Posted by: livingscripture | April 1, 2010


From the Word of the Day

 The Lord Jesus, on the night he was handed over, took bread, and, after he had given thanks, broke it and said, “This is my body that is for you.  Do this in remembrance of me.”

                                             1 Corinthians 11: 23

 How should we live this Word

 Paul here recalls the Lord’s words, when He instituted the Eucharist at the Last Supper.  With these words, he invited the Christians of Corinth to enter fully into this event of enormous import for the faith.  Today he invites us as well.

 The bread broken, the chalice full of wine are not merely symbols when they are consecrated during the Mass.  They are really the Body and Blood of Christ.  The Covenant of the golden thread woven by God in the history of love for His people, here becomes ‘the new and eternal Covenant’.  It is a pact of love not written on stone but sealed in the very blood of Jesus who loved His own to the end.  He loved them to the point of no return.  In today’s Gospel, this love becomes humble and generous service as in the washing of the feet.

 Today as I pause for silent contemplation, I will ask the Lord to open my heart to receive this Mystery of Love.  I will experience in my heart’s depths, the night in which Jesus lived the drama of betrayal and His trustful abandonment to the Father for love of humanity.  I will remain with Him in the cenacle and in the Garden of Olives.  I will love Him!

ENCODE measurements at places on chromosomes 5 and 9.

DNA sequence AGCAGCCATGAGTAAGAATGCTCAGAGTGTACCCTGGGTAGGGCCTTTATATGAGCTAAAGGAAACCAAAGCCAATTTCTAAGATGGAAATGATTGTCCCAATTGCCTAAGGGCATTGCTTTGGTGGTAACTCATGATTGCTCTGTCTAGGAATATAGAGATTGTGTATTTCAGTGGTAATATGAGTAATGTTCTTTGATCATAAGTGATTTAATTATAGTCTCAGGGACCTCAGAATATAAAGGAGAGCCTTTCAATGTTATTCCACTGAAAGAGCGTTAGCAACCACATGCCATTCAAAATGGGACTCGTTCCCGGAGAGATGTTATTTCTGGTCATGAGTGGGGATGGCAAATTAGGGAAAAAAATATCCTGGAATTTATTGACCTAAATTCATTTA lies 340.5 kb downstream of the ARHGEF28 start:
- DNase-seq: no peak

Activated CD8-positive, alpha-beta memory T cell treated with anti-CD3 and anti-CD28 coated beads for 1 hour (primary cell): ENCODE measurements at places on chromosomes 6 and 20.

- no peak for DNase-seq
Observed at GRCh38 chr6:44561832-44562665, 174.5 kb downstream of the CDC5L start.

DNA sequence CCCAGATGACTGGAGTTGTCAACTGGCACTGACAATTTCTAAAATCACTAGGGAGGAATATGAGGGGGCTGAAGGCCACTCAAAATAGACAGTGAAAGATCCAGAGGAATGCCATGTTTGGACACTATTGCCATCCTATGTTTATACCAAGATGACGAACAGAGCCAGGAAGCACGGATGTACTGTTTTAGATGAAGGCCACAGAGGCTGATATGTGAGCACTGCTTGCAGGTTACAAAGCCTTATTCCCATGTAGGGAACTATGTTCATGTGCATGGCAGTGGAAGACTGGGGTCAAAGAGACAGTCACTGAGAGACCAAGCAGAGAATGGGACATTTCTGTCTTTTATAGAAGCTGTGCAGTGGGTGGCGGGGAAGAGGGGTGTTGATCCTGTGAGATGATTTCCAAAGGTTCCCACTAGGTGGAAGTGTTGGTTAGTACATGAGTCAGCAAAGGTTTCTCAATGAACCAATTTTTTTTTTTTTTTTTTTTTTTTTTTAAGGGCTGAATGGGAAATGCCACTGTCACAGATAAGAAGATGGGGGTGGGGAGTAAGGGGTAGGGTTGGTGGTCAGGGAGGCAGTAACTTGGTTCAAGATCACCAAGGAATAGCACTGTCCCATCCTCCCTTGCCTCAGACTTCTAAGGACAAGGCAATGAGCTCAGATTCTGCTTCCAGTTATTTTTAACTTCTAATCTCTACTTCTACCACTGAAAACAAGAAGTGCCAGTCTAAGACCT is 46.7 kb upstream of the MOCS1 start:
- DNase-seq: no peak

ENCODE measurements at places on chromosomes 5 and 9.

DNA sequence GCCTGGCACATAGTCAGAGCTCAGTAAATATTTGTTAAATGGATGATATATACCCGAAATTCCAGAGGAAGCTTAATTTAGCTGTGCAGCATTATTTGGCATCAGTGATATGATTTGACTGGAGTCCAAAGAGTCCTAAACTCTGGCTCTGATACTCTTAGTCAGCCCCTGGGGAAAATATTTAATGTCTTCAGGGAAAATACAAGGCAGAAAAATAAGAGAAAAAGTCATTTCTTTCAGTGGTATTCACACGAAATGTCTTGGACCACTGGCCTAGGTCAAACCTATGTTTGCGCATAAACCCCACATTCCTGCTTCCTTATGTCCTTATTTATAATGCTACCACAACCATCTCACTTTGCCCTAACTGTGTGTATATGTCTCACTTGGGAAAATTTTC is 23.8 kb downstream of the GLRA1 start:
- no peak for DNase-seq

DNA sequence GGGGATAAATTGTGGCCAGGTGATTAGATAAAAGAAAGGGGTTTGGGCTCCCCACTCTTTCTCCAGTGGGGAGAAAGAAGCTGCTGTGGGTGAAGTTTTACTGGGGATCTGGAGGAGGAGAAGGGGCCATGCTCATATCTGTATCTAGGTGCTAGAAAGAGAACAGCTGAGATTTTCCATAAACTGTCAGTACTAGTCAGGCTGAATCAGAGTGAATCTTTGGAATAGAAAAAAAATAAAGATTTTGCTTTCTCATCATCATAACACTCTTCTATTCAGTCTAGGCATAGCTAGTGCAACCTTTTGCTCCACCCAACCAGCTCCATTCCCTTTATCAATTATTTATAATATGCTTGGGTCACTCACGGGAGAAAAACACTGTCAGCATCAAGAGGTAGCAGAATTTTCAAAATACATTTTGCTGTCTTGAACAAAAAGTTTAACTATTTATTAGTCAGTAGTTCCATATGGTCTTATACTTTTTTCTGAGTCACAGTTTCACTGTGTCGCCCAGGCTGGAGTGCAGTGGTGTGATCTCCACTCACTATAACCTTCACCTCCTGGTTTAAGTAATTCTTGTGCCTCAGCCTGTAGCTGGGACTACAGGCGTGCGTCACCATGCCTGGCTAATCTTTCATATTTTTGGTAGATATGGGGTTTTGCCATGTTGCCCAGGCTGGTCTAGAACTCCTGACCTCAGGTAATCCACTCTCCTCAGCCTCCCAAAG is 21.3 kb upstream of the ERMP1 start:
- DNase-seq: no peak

Lord Jesus, grant that this day may be a memorial for me.  Grant that I may participate with You in the redemption of the world.  So that this memorial may continue in history, grant us holy priests to give us You, Your Body and Your Blood.

 The voice of Tonino Bello, Bishop

 Perhaps it is the case to complete the wardrobe of our sacristies by adding an apron amid the vestments of silk and the chasubles adorned with gold thread, among the brocade veils and the stoles woven with silver thread.

However, the most important thing is not introducing aprons in the closets of the sacred vestments, but understanding that the stole and the apron are almost the two sides of one priestly symbol.  Even better, they are like the length and width of one serving cloth, of the service rendered to God and that offered to our neighbour.  The stole without the apron would simply remain calligraphic.  The apron without the stole would be fatally sterile.


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